Evaluation and Management of Diabetes Insipidus

Title: Evaluation and Management of Diabetes Insipidus
Author: Adam, MD, Patricia
Publisher: American Family Physician
Date Published: May 01, 1997
Reference Number: 2
Diabetes insipidus is an uncommon condition characterized by polyuria and polydipsia. The symptoms and biochemical changes of this condition result from either a lack of antidiuretic hormone or renal insensitivity to its effect. Failure to produce or release antidiuretic hormone may result from cranial pathology, including trauma and surgery. The renal insensitivity to antidiuretic hormone that occurs in patients with nephrogenic diabetes insipidus may be caused by genetic factors, drugs (especially lithium) or specific disease processes. Patients may compensate for polyuria and nocturia by excessive water intake but show marked decreases in urine specific gravity and osmolality. Patients with severe and uncompensated symptoms develop marked dehydration, neurologic symptoms and encephalopathy. The water deprivation test is useful in diagnosing diabetes insipidus and in differentiating neurogenic from nephrogenic cases. Neurogenic diabetes insipidus may respond to nasal administration of desmopressin. Nephrogenic diabetes insipidus requires good hydration and monitoring of body chemistry. Thiazides and amiloride may relieve symptoms.

This translation by the NDI Foundation is to assist the lay reader. To provide a clear, accessible interpretation of the original article, we eliminated or simplified some technical detail and complicated scientific language. We concentrated our translation on those aspects of the article dealing directly with NDI. The NDI Foundation thanks the researchers for their work toward understanding and more effectively treating this disorder.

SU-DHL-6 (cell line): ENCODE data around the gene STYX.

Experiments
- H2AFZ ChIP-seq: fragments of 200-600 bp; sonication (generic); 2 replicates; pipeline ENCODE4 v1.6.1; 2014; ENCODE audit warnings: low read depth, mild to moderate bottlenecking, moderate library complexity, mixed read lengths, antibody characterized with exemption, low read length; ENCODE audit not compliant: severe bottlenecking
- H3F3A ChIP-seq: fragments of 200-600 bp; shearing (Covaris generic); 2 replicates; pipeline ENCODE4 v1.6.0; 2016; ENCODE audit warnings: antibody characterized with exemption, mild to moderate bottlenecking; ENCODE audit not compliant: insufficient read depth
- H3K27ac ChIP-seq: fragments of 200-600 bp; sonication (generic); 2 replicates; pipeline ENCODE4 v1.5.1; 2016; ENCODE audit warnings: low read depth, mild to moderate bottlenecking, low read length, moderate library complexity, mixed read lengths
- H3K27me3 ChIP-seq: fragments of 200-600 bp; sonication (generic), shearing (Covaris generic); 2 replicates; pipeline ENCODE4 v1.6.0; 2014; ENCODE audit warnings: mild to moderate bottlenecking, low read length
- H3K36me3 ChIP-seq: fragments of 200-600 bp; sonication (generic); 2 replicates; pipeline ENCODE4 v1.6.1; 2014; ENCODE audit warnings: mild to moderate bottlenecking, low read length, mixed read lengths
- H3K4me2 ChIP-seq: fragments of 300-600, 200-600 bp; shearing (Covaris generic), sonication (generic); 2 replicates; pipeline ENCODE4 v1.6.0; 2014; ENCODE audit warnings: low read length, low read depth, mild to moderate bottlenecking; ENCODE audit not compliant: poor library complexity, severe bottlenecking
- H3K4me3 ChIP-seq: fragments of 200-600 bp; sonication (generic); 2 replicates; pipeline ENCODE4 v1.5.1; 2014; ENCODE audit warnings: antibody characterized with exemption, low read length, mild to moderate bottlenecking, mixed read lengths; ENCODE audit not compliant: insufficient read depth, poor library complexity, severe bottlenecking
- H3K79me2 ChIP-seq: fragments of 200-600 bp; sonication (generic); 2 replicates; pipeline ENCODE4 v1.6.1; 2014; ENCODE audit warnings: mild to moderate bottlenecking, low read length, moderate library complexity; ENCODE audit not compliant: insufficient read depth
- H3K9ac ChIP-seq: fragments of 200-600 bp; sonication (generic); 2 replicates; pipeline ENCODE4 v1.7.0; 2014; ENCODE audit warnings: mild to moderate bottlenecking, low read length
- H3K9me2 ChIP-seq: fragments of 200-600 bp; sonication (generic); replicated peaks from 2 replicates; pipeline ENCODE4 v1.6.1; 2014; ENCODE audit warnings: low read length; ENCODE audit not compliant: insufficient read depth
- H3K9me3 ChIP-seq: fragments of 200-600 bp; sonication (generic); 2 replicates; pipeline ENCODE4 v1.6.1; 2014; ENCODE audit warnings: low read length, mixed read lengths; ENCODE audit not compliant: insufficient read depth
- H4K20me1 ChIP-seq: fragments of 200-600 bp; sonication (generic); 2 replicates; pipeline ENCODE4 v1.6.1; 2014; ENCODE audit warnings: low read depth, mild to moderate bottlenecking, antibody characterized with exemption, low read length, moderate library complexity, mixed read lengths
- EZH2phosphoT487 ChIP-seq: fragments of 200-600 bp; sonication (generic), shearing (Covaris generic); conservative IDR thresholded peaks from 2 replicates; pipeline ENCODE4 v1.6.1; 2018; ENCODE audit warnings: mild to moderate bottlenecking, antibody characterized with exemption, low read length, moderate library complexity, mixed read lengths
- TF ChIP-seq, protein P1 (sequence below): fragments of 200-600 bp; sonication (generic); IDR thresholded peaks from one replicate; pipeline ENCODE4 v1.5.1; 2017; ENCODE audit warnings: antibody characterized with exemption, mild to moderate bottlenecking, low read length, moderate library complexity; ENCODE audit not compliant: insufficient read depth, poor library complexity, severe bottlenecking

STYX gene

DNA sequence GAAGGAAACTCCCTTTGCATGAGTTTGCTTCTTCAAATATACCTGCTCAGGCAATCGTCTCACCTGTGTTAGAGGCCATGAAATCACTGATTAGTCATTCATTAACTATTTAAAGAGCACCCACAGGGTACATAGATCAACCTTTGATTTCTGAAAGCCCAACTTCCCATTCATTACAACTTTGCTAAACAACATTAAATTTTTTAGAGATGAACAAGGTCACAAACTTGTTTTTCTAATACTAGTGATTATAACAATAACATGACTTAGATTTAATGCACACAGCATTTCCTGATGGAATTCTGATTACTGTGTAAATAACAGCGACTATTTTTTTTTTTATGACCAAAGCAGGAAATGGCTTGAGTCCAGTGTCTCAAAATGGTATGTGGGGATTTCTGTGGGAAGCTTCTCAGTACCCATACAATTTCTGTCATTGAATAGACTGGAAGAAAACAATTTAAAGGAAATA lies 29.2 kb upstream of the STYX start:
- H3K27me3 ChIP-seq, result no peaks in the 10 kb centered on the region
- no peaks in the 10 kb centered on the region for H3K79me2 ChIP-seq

© Copyright NDI Foundation 2007 (JC)

People with diabetes insipidus (DI) either do not produce enough of the antidiuretic hormone, vasopressin, or their kidneys do not read the message delivered by vasopressin. They cannot, therefore, concentrate their urine and thus suffer from polyuria (chronic, excessive urination) and polydipsia (chronic, excessive thirst). There are two types of DI: neurogenic (originating in the nervous system) or nephrogenic (having its source in the kidney). DI is a rare disease, the neurogenic form being more common than the nephrogenic form.

Neurogenic DI can appear for unknown reasons; it can arise after a trauma to the brain such as an accident, surgery, cancer or tumor; it can also be inherited. Nephrogenic DI is often inherited. It can also be acquired as a result of a metabolic disorder, kidney disease or through using prescribed drugs such as lithium. About 25% of the time, physicians can\'t find a cause for DI. They call this idiopathic DI. It is invariably permanent, affects males more often than females, and appears at the median age of 16.

Treating physicians should consider diagnosing for DI if a patient complains of constant thirst and frequent urination. They should test the patient\'s blood serum and urine as DI results in dilute urine and a serum concentration that is a little above normal but that will rise drastically if the patient is deprived of fluids. Neurogenic DI can develop suddenly, often following a head trauma. Nephrogenic DI, if inherited, can manifest the first week of life and must be diagnosed and treated early to prevent possible physical and mental harm brought about by episodes of severe dehydration.

Since the symptoms are the same, physicians use the water deprivation test on patients to differentiate between neurogenic and nephrogenic DI. In a water deprivation test the patient isn\'t allowed to drink any liquids and they have hourly blood and urine samples. The physician looks closely at the association between urine and serum concentrations and the antidiuretic hormone level. Urine concentrations that remain low as serum concentrations rise are suggestive of DI. People with neurogenic DI will respond to injections of synthetic antidiuretic hormone (DDAVP), and their ability to concentrate urine will improve, whereas patients with nephrogenic DI will not respond as well. Further diagnosis might include taking x-ray-like pictures of the patient\'s brain with computed tomography (CT) and magnetic resonance imagery (MRI).

Patients with neurogenic DI are often treated successfully with DDAVP. Patients with partial pituitary diabetes may respond to chlorpropamide, clofibrate or carbamazepine. In patients with nephrogenic DI, DDAVP is ineffective, but certain diuretics such as thiazides or amiloride may help, as may a low-salt, low-protein diet.